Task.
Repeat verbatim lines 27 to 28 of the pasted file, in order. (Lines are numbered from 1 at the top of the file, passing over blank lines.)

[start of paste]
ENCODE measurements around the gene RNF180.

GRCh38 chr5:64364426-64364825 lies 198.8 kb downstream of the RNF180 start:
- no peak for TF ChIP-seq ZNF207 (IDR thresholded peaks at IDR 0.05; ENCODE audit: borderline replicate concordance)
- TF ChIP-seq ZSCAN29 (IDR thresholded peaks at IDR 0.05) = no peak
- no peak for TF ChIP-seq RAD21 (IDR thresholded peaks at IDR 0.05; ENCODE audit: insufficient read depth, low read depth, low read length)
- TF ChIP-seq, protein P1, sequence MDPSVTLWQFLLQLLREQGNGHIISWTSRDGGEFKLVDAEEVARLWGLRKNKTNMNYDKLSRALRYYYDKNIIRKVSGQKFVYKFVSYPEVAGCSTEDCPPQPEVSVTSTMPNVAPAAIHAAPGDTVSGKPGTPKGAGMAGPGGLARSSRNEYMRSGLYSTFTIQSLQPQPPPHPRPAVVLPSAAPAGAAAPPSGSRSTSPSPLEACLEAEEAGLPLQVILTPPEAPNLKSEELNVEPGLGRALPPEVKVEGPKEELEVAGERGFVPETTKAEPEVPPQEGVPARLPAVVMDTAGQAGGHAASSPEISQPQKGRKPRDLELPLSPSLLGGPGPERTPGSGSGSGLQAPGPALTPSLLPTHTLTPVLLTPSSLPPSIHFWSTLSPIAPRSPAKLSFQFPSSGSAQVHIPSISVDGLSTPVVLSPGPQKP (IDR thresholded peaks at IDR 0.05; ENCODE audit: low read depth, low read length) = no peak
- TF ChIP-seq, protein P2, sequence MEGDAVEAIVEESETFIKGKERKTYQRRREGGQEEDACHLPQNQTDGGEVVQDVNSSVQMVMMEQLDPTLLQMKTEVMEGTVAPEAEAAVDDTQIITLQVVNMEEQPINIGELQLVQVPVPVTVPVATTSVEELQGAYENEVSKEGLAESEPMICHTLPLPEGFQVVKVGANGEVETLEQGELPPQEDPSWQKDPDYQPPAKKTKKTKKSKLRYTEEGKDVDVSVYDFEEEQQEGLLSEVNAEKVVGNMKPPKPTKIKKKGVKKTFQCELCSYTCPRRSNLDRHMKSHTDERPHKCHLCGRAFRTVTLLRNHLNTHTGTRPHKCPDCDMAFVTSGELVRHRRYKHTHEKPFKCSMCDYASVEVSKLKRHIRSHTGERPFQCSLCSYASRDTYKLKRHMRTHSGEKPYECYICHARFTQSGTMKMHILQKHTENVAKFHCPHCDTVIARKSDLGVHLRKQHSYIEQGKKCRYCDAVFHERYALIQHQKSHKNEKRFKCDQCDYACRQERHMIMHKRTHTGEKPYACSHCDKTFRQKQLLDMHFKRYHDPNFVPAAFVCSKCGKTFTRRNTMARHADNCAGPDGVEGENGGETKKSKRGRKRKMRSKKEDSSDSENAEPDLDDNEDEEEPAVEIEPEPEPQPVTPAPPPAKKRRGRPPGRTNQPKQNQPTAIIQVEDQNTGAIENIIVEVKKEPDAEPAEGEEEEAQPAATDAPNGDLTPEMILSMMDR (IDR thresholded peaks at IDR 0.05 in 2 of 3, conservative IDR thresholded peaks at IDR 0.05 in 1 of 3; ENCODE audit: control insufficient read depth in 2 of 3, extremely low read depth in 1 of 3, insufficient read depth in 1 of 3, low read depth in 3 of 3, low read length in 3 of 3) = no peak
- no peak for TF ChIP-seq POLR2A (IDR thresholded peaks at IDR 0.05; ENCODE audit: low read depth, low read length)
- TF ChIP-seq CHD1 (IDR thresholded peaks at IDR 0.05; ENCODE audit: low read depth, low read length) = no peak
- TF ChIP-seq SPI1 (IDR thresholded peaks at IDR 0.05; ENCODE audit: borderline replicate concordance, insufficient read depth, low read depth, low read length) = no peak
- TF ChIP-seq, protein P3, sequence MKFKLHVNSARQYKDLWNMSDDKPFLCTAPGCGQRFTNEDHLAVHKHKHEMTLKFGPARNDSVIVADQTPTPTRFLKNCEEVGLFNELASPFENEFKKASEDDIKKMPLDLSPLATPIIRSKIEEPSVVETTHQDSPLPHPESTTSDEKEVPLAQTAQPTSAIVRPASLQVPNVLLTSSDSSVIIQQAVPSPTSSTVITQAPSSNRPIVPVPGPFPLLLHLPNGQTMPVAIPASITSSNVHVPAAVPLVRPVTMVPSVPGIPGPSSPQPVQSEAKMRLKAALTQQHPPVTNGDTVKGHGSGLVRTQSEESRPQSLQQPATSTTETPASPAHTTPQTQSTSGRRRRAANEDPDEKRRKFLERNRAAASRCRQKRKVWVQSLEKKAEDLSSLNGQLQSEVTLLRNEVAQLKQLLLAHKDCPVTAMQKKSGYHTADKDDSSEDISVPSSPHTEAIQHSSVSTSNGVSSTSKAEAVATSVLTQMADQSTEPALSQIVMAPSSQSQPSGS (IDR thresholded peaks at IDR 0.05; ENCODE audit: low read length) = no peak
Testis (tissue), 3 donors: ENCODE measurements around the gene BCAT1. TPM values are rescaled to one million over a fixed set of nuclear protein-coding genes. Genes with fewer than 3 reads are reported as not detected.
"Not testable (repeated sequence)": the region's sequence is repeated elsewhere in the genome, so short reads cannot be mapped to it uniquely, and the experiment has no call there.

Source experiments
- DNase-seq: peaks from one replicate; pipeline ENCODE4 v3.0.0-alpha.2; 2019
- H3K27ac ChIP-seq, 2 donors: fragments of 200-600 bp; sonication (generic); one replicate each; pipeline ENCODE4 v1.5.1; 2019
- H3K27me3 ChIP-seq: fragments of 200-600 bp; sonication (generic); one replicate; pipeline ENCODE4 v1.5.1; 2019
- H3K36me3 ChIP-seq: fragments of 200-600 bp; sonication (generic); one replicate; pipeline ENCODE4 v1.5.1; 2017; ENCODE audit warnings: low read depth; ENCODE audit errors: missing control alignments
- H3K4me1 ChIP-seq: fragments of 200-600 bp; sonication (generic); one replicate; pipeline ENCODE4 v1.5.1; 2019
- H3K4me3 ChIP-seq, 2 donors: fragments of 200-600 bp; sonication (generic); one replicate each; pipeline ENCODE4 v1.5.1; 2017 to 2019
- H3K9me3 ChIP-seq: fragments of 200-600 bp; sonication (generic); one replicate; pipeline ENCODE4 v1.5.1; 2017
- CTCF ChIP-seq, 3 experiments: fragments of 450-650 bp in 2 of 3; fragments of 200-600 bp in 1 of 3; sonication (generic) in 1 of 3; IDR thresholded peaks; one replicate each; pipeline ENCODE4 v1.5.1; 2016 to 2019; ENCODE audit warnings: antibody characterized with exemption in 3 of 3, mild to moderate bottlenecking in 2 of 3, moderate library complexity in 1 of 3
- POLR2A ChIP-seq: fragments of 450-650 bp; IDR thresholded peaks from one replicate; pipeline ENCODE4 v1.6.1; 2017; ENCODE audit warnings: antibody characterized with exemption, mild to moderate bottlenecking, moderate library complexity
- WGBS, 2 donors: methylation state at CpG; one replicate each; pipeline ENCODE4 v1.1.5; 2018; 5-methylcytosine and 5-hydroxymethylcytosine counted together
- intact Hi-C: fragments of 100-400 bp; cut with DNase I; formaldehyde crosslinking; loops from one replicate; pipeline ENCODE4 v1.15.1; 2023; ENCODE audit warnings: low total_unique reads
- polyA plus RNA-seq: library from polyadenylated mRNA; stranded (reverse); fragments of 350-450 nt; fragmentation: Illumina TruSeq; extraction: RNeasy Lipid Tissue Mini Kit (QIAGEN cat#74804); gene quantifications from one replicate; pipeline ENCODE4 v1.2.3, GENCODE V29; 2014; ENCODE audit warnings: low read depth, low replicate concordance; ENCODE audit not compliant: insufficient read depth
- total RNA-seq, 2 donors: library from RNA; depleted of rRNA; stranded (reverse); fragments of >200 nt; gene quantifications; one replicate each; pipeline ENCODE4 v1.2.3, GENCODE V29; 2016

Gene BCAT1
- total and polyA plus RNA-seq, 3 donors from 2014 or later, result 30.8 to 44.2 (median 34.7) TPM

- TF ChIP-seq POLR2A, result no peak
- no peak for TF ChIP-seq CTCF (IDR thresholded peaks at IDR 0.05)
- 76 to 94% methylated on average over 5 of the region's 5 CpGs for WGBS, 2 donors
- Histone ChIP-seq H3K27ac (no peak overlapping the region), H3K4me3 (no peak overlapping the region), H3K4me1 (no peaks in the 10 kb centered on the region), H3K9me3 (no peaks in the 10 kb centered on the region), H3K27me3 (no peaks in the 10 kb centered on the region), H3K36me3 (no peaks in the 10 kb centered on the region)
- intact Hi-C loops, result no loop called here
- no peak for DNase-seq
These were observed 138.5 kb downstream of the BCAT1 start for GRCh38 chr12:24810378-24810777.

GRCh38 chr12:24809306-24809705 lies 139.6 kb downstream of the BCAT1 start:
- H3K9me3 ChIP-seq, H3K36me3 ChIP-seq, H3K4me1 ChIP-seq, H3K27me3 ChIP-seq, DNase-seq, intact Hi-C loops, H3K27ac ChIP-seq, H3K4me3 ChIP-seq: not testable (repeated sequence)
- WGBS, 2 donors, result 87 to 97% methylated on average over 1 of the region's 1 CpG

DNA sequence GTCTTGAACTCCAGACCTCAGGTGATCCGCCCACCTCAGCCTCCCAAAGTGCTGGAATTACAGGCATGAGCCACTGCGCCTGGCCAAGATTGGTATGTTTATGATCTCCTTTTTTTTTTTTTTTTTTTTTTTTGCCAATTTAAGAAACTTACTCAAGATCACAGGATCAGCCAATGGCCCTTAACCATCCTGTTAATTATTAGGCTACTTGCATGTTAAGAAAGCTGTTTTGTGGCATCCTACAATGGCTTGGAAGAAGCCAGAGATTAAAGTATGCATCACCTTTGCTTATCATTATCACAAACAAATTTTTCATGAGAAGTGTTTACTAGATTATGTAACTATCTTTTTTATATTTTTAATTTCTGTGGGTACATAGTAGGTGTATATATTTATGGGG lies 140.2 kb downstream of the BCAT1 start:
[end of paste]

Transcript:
- total RNA-seq, 2 donors: library from RNA; depleted of rRNA; stranded (reverse); fragments of >200 nt; gene quantifications; one replicate each; pipeline ENCODE4 v1.2.3, GENCODE V29; 2016

Gene BCAT1